The genesis of the Canuck came about after World War II when Canada needed a jet powered nightfighter that was tailored to its unique needs. It had to be blessed with long range to cover the vast territory of Canada's wilderness. The aircraft featured a large straight wing with two engines housed in pods along the fuselage. The design led to it being called 'The Lead Sled' by its pilots.
The RNZAF flew a handful of aircraft delivered between 1951 and 1952. They were primarily operated in the north of the country where they flew maritime air defence missions against roaming maritime patrol aircraft. Later in their careers they were used over Timor to protect Humanitarian missions. They were withdrawn in 1965.
South AfricaEditSouth Africa operated a sizable fleet of CF100s and like the New Zealand examples they were primarily operated over the sea where their range allowed them to roam far from base. In the early 1960s the fleet was modified to carry Red Top AAMs thus increasing their potency. They were all withdrawn by 1970.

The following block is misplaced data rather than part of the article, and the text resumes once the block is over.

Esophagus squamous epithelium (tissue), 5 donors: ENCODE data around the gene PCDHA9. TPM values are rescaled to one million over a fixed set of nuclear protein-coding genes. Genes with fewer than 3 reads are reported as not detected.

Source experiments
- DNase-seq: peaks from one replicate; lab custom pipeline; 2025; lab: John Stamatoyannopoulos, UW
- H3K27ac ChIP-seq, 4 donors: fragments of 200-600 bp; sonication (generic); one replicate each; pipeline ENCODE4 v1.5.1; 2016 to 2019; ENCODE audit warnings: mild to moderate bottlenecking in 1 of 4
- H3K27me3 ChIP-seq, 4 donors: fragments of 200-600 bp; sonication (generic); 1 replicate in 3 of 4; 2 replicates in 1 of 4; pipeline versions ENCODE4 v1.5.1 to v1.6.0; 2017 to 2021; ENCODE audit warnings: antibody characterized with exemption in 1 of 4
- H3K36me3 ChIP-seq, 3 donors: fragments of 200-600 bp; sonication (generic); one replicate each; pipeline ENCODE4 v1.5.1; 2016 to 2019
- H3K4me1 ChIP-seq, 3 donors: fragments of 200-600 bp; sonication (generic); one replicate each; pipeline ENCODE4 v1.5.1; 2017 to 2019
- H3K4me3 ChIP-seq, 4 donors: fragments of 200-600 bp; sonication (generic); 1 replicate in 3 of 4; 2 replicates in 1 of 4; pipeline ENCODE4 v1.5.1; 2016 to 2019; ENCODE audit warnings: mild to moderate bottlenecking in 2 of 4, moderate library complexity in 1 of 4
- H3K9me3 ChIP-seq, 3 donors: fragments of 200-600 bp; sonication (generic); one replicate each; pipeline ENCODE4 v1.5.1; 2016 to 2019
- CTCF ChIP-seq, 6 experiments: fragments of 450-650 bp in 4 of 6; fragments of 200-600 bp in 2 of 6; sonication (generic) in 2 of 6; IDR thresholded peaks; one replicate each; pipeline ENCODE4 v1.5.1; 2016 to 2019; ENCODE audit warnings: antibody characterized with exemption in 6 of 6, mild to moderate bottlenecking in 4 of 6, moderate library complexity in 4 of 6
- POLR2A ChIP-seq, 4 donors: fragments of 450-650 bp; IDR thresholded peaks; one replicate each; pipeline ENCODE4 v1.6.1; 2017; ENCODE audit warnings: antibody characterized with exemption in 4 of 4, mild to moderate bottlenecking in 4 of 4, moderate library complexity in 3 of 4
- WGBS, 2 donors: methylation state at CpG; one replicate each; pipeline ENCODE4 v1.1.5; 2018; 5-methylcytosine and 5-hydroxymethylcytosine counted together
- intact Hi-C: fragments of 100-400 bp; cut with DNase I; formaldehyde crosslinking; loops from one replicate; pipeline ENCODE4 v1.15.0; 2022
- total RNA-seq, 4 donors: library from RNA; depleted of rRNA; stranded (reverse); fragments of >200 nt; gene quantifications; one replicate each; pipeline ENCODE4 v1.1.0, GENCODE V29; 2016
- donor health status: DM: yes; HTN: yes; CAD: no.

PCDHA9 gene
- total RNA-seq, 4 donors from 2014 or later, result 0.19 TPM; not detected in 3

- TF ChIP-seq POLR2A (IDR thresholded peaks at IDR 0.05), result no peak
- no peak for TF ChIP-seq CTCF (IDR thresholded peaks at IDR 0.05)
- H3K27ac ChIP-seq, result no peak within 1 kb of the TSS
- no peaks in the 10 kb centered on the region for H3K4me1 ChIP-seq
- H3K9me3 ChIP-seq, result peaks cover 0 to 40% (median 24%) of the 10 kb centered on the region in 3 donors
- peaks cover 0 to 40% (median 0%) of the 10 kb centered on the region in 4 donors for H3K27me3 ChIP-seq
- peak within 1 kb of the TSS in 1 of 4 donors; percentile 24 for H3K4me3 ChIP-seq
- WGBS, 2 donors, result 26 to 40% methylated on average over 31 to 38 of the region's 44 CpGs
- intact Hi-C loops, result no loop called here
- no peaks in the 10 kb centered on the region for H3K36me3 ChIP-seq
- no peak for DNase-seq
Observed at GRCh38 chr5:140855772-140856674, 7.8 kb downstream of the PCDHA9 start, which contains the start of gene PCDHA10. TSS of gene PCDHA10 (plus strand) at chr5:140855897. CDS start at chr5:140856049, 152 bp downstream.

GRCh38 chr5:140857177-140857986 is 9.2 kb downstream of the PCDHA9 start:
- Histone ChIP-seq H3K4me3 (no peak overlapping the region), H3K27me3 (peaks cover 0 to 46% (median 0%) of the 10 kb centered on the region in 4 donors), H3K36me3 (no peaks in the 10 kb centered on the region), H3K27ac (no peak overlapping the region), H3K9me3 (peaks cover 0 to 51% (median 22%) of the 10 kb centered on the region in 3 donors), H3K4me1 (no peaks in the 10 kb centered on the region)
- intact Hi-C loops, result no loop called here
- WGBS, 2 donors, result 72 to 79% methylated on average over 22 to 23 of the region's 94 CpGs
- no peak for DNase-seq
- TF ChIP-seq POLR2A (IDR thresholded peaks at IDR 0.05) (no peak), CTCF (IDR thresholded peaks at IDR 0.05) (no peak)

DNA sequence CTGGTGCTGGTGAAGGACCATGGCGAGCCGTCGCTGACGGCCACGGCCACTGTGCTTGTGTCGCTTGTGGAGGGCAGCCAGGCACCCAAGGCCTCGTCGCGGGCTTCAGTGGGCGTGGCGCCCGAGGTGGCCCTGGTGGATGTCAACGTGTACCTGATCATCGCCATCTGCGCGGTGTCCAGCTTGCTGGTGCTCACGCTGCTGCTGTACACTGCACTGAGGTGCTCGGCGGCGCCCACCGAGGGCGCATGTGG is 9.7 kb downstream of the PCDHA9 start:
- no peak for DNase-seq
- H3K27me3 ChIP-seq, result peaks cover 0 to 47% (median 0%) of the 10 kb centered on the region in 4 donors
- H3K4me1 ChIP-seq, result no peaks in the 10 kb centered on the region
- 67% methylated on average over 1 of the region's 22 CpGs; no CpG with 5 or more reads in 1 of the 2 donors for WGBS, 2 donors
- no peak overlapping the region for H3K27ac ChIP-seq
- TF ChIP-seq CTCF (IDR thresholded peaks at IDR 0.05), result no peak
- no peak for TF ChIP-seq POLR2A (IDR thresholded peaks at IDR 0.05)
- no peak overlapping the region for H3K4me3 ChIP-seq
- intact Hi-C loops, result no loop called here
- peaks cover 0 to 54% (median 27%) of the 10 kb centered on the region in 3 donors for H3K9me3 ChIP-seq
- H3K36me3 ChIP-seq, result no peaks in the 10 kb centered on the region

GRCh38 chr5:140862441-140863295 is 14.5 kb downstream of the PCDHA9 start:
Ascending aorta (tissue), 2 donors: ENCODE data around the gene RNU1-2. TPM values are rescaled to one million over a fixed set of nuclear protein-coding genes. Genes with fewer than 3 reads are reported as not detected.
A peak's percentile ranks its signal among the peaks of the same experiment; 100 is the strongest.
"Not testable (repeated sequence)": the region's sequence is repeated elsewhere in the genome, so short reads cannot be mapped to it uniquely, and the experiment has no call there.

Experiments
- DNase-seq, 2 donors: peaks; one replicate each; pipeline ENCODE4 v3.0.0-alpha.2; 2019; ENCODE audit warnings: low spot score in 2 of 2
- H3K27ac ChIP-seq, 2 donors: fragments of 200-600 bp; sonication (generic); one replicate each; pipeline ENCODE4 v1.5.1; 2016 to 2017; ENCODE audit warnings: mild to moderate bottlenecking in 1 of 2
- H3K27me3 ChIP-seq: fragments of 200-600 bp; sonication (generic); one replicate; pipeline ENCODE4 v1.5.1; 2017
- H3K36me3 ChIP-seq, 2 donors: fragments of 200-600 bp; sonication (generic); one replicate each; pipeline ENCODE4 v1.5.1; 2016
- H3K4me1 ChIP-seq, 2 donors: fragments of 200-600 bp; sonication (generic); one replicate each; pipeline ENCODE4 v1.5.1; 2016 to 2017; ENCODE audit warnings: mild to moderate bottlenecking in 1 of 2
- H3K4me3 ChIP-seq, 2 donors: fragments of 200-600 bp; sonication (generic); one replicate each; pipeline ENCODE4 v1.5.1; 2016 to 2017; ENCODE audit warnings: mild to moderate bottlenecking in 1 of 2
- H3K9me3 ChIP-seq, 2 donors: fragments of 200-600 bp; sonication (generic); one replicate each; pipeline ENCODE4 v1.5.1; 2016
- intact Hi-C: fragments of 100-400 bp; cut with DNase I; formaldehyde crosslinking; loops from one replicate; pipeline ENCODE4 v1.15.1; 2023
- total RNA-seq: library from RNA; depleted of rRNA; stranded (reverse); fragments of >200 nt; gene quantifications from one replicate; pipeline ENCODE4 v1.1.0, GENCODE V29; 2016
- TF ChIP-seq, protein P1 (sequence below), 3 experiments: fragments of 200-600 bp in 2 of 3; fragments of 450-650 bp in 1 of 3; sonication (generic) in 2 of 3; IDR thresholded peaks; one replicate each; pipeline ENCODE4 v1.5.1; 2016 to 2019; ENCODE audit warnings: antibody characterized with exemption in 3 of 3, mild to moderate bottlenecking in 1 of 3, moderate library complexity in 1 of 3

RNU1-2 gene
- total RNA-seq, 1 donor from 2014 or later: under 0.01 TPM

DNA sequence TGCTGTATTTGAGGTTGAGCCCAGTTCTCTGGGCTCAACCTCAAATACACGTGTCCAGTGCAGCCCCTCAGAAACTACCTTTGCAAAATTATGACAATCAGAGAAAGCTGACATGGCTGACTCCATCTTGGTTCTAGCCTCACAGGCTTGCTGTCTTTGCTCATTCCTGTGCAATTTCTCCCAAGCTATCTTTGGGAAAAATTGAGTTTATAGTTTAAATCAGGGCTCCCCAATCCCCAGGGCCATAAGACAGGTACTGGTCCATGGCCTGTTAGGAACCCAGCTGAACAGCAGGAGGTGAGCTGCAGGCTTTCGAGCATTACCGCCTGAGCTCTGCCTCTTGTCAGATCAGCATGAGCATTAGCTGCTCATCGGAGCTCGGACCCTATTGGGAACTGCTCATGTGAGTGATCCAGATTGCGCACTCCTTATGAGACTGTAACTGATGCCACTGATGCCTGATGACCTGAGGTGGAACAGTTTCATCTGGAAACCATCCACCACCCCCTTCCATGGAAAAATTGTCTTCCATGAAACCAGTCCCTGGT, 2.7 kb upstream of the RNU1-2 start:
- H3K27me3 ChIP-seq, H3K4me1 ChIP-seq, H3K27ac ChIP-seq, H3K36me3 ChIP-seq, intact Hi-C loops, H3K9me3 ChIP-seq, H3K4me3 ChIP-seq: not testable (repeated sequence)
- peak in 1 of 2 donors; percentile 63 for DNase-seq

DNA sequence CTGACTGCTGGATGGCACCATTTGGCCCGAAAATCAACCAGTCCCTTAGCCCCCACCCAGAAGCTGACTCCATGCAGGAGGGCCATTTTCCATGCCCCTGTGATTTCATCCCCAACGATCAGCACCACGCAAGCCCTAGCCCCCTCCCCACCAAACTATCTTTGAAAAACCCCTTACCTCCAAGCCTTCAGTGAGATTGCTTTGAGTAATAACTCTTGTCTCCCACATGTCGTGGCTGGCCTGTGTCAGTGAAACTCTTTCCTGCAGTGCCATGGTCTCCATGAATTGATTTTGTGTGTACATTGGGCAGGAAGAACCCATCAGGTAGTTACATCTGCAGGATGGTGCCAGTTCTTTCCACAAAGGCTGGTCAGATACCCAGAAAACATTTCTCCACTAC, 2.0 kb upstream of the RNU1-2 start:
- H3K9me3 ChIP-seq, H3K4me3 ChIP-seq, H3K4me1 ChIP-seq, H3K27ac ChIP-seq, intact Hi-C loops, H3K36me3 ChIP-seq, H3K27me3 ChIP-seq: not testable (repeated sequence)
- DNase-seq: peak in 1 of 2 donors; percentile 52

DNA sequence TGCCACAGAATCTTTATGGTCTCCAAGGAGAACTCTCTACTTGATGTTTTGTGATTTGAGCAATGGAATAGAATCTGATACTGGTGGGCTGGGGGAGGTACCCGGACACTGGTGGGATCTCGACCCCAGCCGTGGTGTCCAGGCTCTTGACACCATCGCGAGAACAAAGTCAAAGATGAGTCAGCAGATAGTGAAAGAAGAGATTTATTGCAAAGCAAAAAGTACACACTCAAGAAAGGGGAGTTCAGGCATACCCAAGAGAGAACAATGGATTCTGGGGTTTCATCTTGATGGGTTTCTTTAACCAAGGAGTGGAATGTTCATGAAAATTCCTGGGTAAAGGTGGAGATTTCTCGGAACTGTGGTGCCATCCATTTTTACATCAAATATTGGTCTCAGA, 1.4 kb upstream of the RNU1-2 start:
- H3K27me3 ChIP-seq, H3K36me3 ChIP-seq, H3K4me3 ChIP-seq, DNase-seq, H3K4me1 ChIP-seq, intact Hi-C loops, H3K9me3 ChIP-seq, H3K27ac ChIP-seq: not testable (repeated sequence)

Rhodesia operated a single squadron of CF100s and they operated exclusively as night fighters. In 1965 a single example shot down an intruding AN-2 that was trying to smuggle weapons into the country from
France operated a number of CF100s under the name Arcadian's Chasseur Tours Climats. 58 were ordered by the French Air Force mainly to help the Canadian aircraft industry after the fallout from the formation of the New Commonwealth resulted in cancellation of US and NATO orders. They continued in service until 1968.